Growing up, my understanding of politics could be summed up in two words: Republican and Democrat. But now that I’m 18, I don’t identify with any political party.
My own political involvement mostly happens in front of a computer screen. My peers and I may tweet using #YesAllWomen, share news about the Middle East on Facebook, or post videos of police brutality to Vine. And slowly, mainstream politicians are seeing social media’s impact. But they’re missing the big picture.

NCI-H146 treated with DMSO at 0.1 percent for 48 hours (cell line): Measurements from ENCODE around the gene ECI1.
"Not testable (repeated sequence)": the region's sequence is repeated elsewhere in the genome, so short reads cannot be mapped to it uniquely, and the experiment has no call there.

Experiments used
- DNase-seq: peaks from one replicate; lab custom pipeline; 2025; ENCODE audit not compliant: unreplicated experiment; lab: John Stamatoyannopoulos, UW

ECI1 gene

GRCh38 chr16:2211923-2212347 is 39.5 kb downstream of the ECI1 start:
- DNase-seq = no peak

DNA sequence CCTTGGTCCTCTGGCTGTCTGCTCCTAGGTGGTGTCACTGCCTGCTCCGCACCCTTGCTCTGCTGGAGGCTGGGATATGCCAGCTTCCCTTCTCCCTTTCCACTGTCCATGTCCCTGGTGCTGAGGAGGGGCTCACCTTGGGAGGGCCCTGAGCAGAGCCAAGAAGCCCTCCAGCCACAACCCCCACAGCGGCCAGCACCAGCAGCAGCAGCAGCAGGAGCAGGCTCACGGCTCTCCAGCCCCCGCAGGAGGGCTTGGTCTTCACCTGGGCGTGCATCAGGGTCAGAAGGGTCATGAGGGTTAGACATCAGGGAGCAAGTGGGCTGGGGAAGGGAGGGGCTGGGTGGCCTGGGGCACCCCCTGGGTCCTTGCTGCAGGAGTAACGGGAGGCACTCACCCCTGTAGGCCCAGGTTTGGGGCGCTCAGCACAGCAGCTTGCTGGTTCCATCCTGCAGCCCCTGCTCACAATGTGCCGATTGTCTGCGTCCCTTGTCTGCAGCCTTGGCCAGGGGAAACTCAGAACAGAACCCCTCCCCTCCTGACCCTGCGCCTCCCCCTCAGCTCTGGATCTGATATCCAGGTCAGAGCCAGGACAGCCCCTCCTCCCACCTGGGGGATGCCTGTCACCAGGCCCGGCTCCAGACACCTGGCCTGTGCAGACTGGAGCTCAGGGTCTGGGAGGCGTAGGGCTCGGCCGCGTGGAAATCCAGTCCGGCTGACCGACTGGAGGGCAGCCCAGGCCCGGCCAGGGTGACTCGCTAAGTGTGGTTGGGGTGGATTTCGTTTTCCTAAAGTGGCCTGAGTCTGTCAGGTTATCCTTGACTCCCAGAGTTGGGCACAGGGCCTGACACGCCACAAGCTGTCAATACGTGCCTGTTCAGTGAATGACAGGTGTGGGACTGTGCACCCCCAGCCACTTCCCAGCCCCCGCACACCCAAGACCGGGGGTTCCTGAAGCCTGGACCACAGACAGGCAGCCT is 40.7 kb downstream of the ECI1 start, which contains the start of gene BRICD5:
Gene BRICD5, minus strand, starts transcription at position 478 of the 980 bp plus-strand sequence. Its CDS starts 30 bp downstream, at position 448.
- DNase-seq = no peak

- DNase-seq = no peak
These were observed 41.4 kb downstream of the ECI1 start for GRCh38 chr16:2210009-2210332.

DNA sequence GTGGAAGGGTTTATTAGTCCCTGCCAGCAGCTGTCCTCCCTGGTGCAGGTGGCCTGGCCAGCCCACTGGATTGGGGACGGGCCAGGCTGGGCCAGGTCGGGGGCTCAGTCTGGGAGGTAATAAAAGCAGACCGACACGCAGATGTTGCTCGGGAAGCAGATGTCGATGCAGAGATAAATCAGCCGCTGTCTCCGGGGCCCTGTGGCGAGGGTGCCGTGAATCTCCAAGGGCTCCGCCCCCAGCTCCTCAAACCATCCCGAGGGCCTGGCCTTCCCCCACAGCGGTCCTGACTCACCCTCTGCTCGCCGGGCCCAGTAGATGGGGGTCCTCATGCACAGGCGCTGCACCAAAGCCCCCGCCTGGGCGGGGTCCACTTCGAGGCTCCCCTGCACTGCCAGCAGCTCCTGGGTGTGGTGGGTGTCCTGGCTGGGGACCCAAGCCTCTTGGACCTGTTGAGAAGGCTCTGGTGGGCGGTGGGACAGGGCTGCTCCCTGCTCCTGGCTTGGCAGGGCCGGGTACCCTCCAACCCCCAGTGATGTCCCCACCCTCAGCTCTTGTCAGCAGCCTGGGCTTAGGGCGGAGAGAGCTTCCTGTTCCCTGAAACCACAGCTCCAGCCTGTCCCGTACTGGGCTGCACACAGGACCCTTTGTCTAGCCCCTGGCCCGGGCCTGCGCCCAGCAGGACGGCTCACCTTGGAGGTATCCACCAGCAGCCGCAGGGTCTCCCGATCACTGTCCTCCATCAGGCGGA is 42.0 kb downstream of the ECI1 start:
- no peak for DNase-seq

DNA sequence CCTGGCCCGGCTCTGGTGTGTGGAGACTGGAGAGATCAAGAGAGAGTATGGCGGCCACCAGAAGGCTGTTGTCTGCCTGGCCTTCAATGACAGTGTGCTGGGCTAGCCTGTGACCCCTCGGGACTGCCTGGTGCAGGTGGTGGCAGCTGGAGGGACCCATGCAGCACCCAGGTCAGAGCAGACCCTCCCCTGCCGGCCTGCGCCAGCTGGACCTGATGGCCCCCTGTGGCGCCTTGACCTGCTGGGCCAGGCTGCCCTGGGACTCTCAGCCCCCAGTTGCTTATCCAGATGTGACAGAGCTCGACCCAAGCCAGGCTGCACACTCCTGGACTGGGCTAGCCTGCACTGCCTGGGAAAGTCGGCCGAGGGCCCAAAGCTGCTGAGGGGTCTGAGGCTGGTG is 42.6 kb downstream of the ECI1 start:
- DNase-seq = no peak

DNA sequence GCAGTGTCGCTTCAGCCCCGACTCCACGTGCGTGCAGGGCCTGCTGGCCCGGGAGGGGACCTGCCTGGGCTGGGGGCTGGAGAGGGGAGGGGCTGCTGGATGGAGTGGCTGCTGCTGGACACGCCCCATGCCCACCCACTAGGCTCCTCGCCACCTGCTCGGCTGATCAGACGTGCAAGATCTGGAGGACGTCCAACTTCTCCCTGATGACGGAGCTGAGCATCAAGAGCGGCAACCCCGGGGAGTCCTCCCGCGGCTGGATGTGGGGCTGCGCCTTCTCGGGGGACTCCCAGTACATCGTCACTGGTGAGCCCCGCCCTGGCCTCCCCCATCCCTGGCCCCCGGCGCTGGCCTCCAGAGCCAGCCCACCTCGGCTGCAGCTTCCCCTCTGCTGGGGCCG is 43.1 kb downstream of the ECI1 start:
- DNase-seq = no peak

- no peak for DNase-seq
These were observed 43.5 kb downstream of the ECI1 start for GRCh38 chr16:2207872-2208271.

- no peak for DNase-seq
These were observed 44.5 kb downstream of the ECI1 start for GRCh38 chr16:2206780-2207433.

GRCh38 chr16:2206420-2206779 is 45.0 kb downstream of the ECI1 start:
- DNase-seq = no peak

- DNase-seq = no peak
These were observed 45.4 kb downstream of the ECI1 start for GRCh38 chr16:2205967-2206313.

Last month, I watched CNN’s Republican presidential debate. I wasn’t watching to decide who to vote for. I wanted to understand all the internet jokes about the candidates that would inevitably follow.
People my age want to be able to pick and choose the issues we care about. When an online movement like BlackLivesMatter can force police departments to review their tactics, it’s clear that joining a political party isn’t the only way to make change. And unless political parties push for change on the level that my generation wants, Democrats and Republicans alike will only seem more out touch to young people like me.
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